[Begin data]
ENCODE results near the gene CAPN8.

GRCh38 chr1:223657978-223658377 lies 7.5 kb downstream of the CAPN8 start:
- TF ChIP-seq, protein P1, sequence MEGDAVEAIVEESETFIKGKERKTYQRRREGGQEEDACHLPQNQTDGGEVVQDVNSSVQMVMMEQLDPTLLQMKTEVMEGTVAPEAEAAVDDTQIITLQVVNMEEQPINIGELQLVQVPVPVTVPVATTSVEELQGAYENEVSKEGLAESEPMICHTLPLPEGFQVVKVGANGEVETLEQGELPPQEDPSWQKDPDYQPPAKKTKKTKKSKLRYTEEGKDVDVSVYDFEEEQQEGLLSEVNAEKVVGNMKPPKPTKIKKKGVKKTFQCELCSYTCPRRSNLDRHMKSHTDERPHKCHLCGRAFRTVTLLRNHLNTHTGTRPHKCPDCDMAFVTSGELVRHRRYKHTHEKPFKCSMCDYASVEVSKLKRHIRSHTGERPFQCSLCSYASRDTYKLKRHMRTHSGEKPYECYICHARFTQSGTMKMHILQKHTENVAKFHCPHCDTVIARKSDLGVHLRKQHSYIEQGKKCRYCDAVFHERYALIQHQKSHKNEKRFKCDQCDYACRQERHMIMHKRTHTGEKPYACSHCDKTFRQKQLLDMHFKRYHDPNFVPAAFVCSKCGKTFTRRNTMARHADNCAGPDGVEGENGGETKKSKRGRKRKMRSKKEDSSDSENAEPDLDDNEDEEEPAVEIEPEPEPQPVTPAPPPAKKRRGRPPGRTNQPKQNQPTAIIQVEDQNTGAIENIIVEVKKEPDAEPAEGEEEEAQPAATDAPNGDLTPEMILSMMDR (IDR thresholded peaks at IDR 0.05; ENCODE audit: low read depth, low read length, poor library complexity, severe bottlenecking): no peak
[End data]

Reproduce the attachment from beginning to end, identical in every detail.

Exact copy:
ENCODE results near the gene CAPN8.

GRCh38 chr1:223657978-223658377 lies 7.5 kb downstream of the CAPN8 start:
- TF ChIP-seq, protein P1, sequence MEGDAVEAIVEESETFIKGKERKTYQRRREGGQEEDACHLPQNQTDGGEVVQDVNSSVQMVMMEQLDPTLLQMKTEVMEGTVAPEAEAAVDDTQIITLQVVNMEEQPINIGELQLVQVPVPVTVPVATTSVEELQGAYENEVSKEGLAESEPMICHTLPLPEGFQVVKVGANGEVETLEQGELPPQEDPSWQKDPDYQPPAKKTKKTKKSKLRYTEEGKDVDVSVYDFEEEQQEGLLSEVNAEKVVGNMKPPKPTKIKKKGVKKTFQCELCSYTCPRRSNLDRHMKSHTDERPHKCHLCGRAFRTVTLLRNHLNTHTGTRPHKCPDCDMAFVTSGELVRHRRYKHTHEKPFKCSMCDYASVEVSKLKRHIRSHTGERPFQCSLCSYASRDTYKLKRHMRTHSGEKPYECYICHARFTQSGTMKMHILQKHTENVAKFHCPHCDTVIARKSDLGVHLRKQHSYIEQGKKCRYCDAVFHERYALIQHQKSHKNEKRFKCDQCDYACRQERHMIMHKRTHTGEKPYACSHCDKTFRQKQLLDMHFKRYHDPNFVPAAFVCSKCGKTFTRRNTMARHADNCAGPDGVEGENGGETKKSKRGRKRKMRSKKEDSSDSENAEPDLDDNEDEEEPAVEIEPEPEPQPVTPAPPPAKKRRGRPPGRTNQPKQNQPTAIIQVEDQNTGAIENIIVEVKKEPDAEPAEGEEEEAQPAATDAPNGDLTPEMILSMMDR (IDR thresholded peaks at IDR 0.05; ENCODE audit: low read depth, low read length, poor library complexity, severe bottlenecking): no peak